Generally I don”€™t remember my dreams, and to judge by the few that I do remember I am rather glad that I don”€™t. Nor do I believe, pace Freud, that they are the royal road to the unconscious, still less that they are auguries of the future. On the contrary, I think that they are the effect on the brain of the digestive products of heavy meals taken too late at night. However, I have to admit that this opinion may be the consequence of selection bias: the few dreams that I remember tend to be those that follow such heavy meals. Physiologists tell us that we all dream every night, and so these dreams may not be representative of all my dreams. 

In general, the dreams that I remember are unpleasant without giving quite the full horror-film nightmare treatment. For example, the other night I dreamt that I was at Baker Street Underground Station in London. Why I was there my dream did not vouchsafe me: someone to whom I told it afterward pointed out that I had been wearing my deerstalker hat that weekend, and of course Sherlock Holmes lived at number 221B Baker Street. 

Furthermore, I was accosted (in my dream) by a tall upper-class man of Sherlockian bodily habitus who, however, was drunk, which as far as I am aware Holmes never was in all the canon of his exploits. And for some reason this pseudo-Holmes insisted on speaking to me, putting his face right up to mine and talking the most terrible incoherent drunken nonsense. (I could smell his stale alcohol breath in my dream.) By his insistence he prevented a friend of mine, who edits a magazine for which I write on occasion and who had come to Baker Street to meet me, from speaking to me. He, my friend, wanted to explain Gaullist economics to me, in which the figure of 5 per cent was very important, though 5 per cent of what the dream also did not vouchsafe me. The budget deficit? The interest or unemployment rate? I cannot say; but in any case my friend had very little chance to explain himself because of the almost jealous ravings of the drunken man, who refused all my hints that I wanted him to go away.

“€œYou know immediately when you have said something ridiculous: your words extinguish themselves as you utter them, as if spoken through cotton wool.”€ 

I was polite even in my dream: or was it pusillanimous? I didn”€™t so much as raise my voice to him. Even asleep I wondered whether this was pusillanimity rather than politeness. I don”€™t in the least mind upsetting people by what I write, but when confronted by someone in person, even someone whom I dislike, with whom I disagree profoundly and to whose views I have a profound aversion, I suddenly become anodyne and emollient. I can pour scorn on any number of writers, but not upon a single individual in person. In a way this is not surprising: I have never had any problem with public speaking. It is speaking in private that I find difficult. 

Suddenly the Baker Street drunk vomited copiously and I just managed to avoid the stream. Abandoning my friend without a moment’s thought for his situation, I ran down the stairs and caught the first train I encountered, without the least thought of where it was going. And then I woke. 

By an association of ideas, I began at once to think of Nottingham. I had had something like a nightmare and Nottingham is also something like a nightmare, one of the many dreadful provincial cities of England. I once stayed there for a couple of weeks in a dismal house. Admittedly I found a good and very cheap Jamaican restaurant nearby; the buses were excellent, and there was a nice Victorian cemetery with a charming caretaker. When I asked him whether he liked working there he said that he did because the residents were so well-behaved.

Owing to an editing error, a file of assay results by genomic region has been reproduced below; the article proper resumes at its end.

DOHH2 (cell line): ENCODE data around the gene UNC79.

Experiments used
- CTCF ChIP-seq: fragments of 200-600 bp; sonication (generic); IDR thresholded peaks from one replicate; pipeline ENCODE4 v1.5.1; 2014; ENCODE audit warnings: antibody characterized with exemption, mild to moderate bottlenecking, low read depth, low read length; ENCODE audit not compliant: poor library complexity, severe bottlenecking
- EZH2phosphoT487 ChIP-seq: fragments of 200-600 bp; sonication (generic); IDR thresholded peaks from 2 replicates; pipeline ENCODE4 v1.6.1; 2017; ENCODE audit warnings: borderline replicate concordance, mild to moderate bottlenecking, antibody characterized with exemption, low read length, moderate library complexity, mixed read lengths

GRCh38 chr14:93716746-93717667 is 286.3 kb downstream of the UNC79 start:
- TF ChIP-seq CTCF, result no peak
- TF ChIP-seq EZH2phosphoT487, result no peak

But otherwise it (the city) was horrible. Thanks to modern architects and town planners it is the visual equivalent of white noise, with buildings of such monstrous ugliness that they are a form of visual torture. Of course corrupt and stupid councillors are to blame for this, but it is too late now for recrimination: the city is dreadful beyond all possibility of redemption.

I was standing at a bus stop one day during my brief sojourn there when three pupils (or students, as they would now no doubt be called), just out of school, approached. They were throwing their disgusting fast food at each other and some of it landed at my feet. I asked the fattish boy who had thrown it to pick it up, politely and without anger, but he turned on me at once and said, “€œHave you f….ng lost the plot or something? F…..g pick it up yourself.”€

In a just world I would have grabbed him by the collar, forced him to the ground, and made him lick it up, but if I had done that I should probably still be in prison. Instead, I said (my pusillanimity being the association of Nottingham with my dream), “€œWhat would your mother say if she heard you?”€ 

Probably “€œWell done.”€ The chances were good that she was a slut or a slattern with three children by nineteen different men, the state now being father, financially speaking, to the child. So my words were about as effective as a NATO bombing campaign. You know immediately when you have said something ridiculous: your words extinguish themselves as you utter them, as if spoken through cotton wool. 

But the stillborn words took me back in my mind a few years. My brother’s father-in-law, the mildest-mannered of men, owned some flats, and one of his tenants hadn”€™t paid his rent for months. My brother’s father-in-law, who wanted to pay him a visit, thought that I might be an aid to extracting it from him, two mild-mannered people being more formidable, in his opinion, than one.



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